What is a press release?
A press release is an announcement or communication (it can be in written, audio or video format) to the media at large, informing them about something newsworthy, so that they may distribute it as they see fit. A press release can be information about a group’s activities, an event, a new client or initiative – basically it’s about telling the world, or at least the media, about something really interesting.
How does that help me?
Press releases can be a great way to raise your company’s profile and can, potentially, result in new business. But taking the leap into the world of the media can be pretty daunting. It’s one thing to know that your company is doing some interesting things, but can you make those “things” sound interesting to anyone else, or at the very least, come up with a term other than “things” to describe them? If you do manage to do that, how do you avoid your press release sounding like an extended elevator pitch? Yes, you’re writing the press release because you want to get some sales out of it, but how can it sound less…salesman-y?
Ask the Expert
We could continue asking rhetorical questions or we could get some answers. We decided to do the latter and asked Ashley Fryer, a PR professional and co-creator of www.thegreedygirls.com, a few questions on perfecting the art of press release writing:
Q1 : What length should a press release be?
Press release should never be longer than a page and half (including notes to editors), but ideally you want to keep it to one page. Journalists are absolutely inundated with press releases, so a long one doesn’t stand a chance.
Q2: Can company details, website, etc be included?
You can sneak company information into quotes (as they can’t be edited out) but the bulk of company info should be included in the notes to editors. You should always include a web address, a bit of background on the company, and contact information – either of a PR representative or a spokesperson who can be contacted for further info.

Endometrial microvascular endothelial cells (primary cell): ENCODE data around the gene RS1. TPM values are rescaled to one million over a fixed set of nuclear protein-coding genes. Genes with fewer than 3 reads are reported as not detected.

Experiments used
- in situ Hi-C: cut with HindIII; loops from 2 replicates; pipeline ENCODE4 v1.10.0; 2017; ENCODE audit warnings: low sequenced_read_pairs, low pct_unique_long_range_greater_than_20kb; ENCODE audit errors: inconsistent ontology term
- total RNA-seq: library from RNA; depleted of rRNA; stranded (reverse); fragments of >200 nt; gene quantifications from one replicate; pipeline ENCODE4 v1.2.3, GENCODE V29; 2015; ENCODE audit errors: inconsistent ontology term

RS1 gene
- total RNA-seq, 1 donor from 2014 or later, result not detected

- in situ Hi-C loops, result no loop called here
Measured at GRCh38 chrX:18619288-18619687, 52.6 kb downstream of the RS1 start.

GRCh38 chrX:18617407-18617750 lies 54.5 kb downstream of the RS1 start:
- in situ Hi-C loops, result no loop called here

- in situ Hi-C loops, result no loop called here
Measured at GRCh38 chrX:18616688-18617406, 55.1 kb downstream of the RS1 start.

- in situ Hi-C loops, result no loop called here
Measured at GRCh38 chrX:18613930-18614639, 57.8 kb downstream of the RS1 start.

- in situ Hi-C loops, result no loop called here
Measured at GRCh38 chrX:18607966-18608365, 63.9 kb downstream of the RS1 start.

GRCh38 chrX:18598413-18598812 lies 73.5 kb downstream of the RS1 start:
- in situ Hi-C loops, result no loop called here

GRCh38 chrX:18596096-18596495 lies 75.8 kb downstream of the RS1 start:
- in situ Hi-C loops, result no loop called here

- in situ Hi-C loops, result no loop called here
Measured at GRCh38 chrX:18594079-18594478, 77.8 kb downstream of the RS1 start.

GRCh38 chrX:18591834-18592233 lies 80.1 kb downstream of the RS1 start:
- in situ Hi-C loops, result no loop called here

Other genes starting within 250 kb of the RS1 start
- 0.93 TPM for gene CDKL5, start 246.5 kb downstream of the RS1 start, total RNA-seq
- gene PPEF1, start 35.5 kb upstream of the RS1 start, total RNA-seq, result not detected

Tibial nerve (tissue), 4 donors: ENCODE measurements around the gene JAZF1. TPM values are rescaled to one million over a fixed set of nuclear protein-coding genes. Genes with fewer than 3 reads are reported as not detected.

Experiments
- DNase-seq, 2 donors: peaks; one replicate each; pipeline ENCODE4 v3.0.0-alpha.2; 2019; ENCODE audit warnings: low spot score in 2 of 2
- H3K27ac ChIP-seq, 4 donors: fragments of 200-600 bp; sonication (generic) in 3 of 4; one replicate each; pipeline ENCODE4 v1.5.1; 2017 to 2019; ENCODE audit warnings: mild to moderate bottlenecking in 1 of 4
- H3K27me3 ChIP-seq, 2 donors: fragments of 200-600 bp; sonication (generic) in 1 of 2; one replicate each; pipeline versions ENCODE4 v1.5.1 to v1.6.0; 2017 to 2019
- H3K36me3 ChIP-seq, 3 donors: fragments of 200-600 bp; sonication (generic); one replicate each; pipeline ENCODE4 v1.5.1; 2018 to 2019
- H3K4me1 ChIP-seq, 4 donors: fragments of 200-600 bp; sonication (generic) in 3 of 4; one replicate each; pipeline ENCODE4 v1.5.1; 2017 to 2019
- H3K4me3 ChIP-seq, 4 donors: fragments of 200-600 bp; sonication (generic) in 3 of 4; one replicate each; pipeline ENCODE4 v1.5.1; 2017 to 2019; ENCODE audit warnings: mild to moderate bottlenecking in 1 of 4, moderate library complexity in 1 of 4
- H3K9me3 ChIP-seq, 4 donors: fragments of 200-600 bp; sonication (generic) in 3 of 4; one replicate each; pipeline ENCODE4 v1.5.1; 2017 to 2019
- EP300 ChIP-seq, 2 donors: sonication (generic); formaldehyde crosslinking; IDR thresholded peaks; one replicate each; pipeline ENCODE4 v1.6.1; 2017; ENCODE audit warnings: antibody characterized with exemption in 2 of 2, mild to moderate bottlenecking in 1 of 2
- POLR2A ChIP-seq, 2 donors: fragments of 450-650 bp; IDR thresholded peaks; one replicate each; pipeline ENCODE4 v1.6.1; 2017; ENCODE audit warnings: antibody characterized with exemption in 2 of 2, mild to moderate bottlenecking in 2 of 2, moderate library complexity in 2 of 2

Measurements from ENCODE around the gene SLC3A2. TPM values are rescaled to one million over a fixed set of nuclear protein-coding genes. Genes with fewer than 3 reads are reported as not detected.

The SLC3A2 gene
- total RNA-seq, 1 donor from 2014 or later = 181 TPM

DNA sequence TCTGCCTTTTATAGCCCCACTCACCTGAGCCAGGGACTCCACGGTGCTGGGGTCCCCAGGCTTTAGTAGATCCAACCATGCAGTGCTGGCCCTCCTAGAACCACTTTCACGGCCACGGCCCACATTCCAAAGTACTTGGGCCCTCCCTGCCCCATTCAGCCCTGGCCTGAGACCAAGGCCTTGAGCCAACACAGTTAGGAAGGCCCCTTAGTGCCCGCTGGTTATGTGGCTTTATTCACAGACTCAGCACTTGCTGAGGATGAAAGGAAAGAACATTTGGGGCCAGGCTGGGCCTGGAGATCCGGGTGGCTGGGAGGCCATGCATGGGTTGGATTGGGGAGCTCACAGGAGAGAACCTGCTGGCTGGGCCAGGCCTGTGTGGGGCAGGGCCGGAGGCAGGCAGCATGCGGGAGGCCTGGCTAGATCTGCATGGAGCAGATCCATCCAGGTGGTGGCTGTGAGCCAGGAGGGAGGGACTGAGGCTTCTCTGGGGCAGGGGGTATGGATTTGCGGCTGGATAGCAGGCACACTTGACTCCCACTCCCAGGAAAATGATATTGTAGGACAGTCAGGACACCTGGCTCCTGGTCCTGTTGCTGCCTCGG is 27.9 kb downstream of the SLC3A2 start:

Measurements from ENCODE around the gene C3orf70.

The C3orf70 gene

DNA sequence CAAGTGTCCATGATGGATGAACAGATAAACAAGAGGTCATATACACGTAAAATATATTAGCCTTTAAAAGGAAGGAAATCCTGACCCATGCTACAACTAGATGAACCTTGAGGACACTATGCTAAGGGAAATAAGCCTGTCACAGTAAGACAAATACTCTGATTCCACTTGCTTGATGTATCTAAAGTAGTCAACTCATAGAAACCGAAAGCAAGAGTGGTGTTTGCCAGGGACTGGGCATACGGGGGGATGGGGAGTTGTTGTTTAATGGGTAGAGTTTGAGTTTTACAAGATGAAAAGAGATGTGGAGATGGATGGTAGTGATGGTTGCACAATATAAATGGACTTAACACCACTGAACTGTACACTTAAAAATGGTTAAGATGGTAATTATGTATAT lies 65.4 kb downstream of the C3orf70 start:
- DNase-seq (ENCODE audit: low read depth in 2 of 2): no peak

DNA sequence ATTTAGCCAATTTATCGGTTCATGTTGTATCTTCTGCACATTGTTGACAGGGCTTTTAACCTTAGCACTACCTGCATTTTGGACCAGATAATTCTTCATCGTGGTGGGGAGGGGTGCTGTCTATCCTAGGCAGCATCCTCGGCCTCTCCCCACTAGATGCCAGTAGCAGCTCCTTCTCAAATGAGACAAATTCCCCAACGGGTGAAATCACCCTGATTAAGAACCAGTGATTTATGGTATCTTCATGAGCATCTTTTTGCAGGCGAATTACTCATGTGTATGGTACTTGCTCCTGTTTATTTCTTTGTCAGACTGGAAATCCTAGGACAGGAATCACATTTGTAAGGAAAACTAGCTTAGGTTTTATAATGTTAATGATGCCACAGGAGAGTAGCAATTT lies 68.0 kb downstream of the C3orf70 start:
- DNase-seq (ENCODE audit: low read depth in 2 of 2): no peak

Q3: What makes a good press release?
Above all, a press release should be newsworthy. A lot of brands make the mistake of putting out too many press releases about small, unimportant things. Ask yourself why someone would be interested to read it and why a journalist or an editor would want to write about it. A good press release should be concise and succinct, and it’s important to get the most important messages in the first paragraph. Embargoes can be useful too, as they mean that the journalists are all held to the same release time, which can mean more coverage, as no one can beat them to the story.
Q4: Should a press release read like a newspaper article or should it be more marketing based?
Don’t write it like an article – it’s about the facts, but it also needs to contain your brand’s messaging. You need to start with the key info (what makes the press release newsworthy) and then go into a quote from your relevant person (such as the MD or the COO). Put key messages in the quotes, especially if they’re not possible to quantify – such as ‘this is quite simply the best yogurt on the market’. Less important details can follow the quote, and then broader information can be in the notes to editors.
Q5: How can I get my press release published?
The key thing is to target people who will actually be interested in your news. You will need to use a PR agency or someone with access to journalist databases such as Features Exec or Gorkana in order to get the right email addresses – or you can use a press release service such as Business Wire, who will send your press release out for you. Target people who are in the industry or have an interest in your brand – a misdirected press release can be the subject of ridicule on social media if you’re not careful! Don’t underestimate the value of using social media to get your message out there – it can be a powerful tool in driving traffic to the news section of your website.
Ashley is a PR professional working in London, with a mountain of experience in communications and public relations, dealing with a range of clients from corporate firms to public bodies. She is also the co-founder of the wonderful website The Greedy Girls, who you can follow on Twitter here, along with being a “food blogger, writer lady and cake enthusiast”, though not necessarily in that order…